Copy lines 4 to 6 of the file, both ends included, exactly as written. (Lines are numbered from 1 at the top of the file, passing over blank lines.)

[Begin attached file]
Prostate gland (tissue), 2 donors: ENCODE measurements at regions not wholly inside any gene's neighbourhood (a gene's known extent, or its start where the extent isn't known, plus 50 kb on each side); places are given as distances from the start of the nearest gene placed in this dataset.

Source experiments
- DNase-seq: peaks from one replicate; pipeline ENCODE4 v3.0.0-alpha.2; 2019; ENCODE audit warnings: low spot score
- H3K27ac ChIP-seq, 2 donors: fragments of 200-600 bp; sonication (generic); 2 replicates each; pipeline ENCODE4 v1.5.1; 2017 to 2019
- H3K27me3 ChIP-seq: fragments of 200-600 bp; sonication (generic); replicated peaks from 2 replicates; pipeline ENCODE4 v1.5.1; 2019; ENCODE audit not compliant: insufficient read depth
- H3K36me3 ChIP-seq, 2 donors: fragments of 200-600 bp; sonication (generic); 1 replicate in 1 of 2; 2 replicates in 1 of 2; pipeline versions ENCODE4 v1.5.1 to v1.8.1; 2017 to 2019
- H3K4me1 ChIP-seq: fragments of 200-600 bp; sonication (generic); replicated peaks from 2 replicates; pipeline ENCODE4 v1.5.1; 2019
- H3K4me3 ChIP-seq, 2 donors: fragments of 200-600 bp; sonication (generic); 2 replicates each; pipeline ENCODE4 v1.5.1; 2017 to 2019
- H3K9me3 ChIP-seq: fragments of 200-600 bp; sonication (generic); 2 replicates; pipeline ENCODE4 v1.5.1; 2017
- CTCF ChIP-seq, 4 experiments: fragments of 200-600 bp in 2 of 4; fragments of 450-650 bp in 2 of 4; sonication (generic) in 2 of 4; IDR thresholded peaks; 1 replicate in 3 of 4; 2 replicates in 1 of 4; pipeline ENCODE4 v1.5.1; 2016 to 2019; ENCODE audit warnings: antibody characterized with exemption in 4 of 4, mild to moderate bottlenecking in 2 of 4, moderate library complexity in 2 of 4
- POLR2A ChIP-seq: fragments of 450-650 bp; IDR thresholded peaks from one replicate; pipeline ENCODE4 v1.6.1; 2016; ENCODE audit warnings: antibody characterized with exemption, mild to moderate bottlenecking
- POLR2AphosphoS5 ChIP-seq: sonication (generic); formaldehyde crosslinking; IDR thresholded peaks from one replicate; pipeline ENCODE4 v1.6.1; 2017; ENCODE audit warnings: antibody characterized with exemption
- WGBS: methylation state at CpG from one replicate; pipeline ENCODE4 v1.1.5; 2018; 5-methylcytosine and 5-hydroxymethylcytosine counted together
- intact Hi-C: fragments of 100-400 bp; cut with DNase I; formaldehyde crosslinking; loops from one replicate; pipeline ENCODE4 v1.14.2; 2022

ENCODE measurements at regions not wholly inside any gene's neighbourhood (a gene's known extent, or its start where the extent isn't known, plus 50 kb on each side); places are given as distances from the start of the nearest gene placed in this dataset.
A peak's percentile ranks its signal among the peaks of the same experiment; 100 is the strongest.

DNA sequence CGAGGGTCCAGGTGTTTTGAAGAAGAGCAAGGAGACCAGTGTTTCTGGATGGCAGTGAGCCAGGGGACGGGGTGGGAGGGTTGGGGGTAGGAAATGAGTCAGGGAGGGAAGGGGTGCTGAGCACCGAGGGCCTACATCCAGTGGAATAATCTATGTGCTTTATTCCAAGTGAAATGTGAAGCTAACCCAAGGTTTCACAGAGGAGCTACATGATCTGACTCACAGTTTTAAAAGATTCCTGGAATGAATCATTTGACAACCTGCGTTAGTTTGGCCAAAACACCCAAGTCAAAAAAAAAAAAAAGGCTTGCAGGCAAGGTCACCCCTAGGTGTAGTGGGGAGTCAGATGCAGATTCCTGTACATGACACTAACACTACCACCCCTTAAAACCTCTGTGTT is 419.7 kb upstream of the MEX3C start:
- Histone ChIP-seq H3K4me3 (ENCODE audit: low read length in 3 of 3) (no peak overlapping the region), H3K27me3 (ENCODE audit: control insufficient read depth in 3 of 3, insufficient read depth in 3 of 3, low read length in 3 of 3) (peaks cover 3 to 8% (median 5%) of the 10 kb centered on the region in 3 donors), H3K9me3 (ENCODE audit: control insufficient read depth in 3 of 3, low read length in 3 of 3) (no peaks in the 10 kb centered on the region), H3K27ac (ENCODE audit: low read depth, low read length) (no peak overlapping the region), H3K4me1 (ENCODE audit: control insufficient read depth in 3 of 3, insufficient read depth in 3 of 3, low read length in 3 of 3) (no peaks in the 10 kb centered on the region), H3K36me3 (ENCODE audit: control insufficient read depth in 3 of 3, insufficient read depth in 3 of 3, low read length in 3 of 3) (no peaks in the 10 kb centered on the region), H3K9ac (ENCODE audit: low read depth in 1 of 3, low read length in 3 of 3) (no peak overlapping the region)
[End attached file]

- H3K27ac ChIP-seq, 2 donors: fragments of 200-600 bp; sonication (generic); 2 replicates each; pipeline ENCODE4 v1.5.1; 2017 to 2019
- H3K27me3 ChIP-seq: fragments of 200-600 bp; sonication (generic); replicated peaks from 2 replicates; pipeline ENCODE4 v1.5.1; 2019; ENCODE audit not compliant: insufficient read depth
- H3K36me3 ChIP-seq, 2 donors: fragments of 200-600 bp; sonication (generic); 1 replicate in 1 of 2; 2 replicates in 1 of 2; pipeline versions ENCODE4 v1.5.1 to v1.8.1; 2017 to 2019